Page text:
The Turkish interior ministry on Wednesday fired Ankara’s top police chief and two other officials as President Recep Tayyip Erdogan admitted security shortcomings may have led to a double suicide bombing in the capital that killed 97 people.
There has been growing anger against Erdogan and the government for alleged security lapses over the worst attack in modern Turkey’s history in which two suicide bombers blew themselves up in a crowd of peace activists on Saturday.
Announcing the first dismissals in the wake of the disaster, the interior ministry said Ankara police chief Kadri Kartal as well the head of the city’s police intelligence and security departments had been sacked.
It said they had been removed on the suggestion of investigators “to allow for a healthy investigation” into the atrocity.
In his first public remarks over the bombings, Erdogan admitted there were security shortcomings but said their magnitude would be made clear only later.
“There must undoubtedly be a mistake, a shortcoming in some place. Of what dimension? This will emerge after examinations,” he told reporters late Tuesday.
He said he ordered the State Supervisory Council (DDK), an inspection body attached to the presidency, to undertake a special investigation “to handle (the attack) from a different perspective”.
Erdogan on Wednesday made his first visit to the site of the bombings outside Ankara’s main railway station, laying flowers for the victims alongside visiting Finnish President Sauli Niinisto.
– ‘Bombers identified’ –
The attack has raised political tensions to new highs as Turkey prepares for a snap election on November 1, with polarisation within the country now greater than ever.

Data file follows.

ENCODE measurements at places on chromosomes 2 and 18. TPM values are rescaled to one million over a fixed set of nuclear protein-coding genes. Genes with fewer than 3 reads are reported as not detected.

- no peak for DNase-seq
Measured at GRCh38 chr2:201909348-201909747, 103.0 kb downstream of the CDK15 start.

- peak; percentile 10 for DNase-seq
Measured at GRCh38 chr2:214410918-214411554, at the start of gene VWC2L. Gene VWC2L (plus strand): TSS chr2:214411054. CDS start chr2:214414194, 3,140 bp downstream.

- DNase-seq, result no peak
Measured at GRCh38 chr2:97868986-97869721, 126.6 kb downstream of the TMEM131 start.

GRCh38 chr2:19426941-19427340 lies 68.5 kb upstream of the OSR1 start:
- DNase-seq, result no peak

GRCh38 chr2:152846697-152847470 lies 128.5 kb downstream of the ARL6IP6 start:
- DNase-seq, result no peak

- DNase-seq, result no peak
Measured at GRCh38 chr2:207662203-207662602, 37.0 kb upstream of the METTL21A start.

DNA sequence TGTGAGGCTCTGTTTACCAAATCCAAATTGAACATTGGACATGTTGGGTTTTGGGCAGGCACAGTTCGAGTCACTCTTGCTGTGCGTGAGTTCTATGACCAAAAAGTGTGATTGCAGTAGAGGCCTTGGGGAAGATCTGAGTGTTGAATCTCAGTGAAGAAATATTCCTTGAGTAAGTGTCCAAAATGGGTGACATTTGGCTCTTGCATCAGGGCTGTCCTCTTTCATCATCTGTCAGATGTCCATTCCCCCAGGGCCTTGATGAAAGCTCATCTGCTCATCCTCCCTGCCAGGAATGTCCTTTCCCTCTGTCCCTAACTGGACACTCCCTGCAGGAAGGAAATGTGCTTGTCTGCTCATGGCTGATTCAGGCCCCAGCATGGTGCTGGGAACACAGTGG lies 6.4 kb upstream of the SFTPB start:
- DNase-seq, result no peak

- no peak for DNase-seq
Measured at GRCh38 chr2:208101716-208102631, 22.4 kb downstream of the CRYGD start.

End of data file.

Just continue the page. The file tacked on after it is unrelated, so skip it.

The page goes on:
The bombing targeted thousands of people gathering for a peace rally of union, leftist and Kurdish activists criticising the government’s current offensive against Kurdish militants.
The pro-Kurdish Peoples’ Democratic Party (HDP), which lost several members in the blasts, has accused the authorities of, at the very least, severe negligence over the bombings.
In protests after the blasts, demonstrators have held up banners such as “killer Erdogan” and “we know the killer!”. The authorities have angrily ridiculed claims of state complicity.
The government has said the Islamic State group is the prime suspect behind the bombings, which also injured more than 500 people.
Erdogan has said the attack had its roots in Syria, where IS militants have captured swathes of territory up to the Turkish border.
There have been growing indications that the authorities are focussing on possible parallels or even links to a July 20 suicide bombing at a peace rally in Suruc on the Syrian border that killed 34 people.
The government blamed the IS group for that attack, which also targeted a gathering of pro-Kurdish and leftist activists.
The Hurriyet daily reported that the authorities now believe one of the Ankara suicide bombers was Yunus Emre Alagoz, the brother of the Suruc bomber Abdurrahman Alagoz.
The other is believed to be Omer Deniz Dundar who had twice been to Syria from 2013, it said, adding that both had arrived in Ankara in two separate cars from the southeastern city of Gaziantep close to the Syrian border.
Over the weekend and on Monday, police arrested dozens of people with suspected links to the IS group in cities stretching from the Mediterranean resort of Antalya to the southern city of Adana.
Turkey’s NATO allies have long pointed the finger at Ankara for not taking a tougher line as IS militants seized swathes of northern Iraq and Syria.
But following months of Western pressure, Turkey is now a full member of the US-led coalition against IS and allowing American jets to use its Incirlik air base for raids, potentially making it a more likely target for IS attacks.
– Arrests over tweet –
But Turkish officials said two people with alleged links to the outlawed Kurdistan Workers’ Party (PKK) had been detained on suspicion of having prior knowledge of the attack and sharing the information nine hours beforehand on Twitter.
“This is an interesting turn of events,” an official told AFP. “We are questioning how they can have had advanced knowledge.”
Turkey has for almost three months waged an offensive against PKK militants who have responded with attacks of their own, killing over 140 members of the security forces.
The foreign ministry said Wednesday it had summoned the ambassadors of Russia and United States to warn against support of Kurdish armed groups in Syria, including the main Democratic Unity Party (PYD).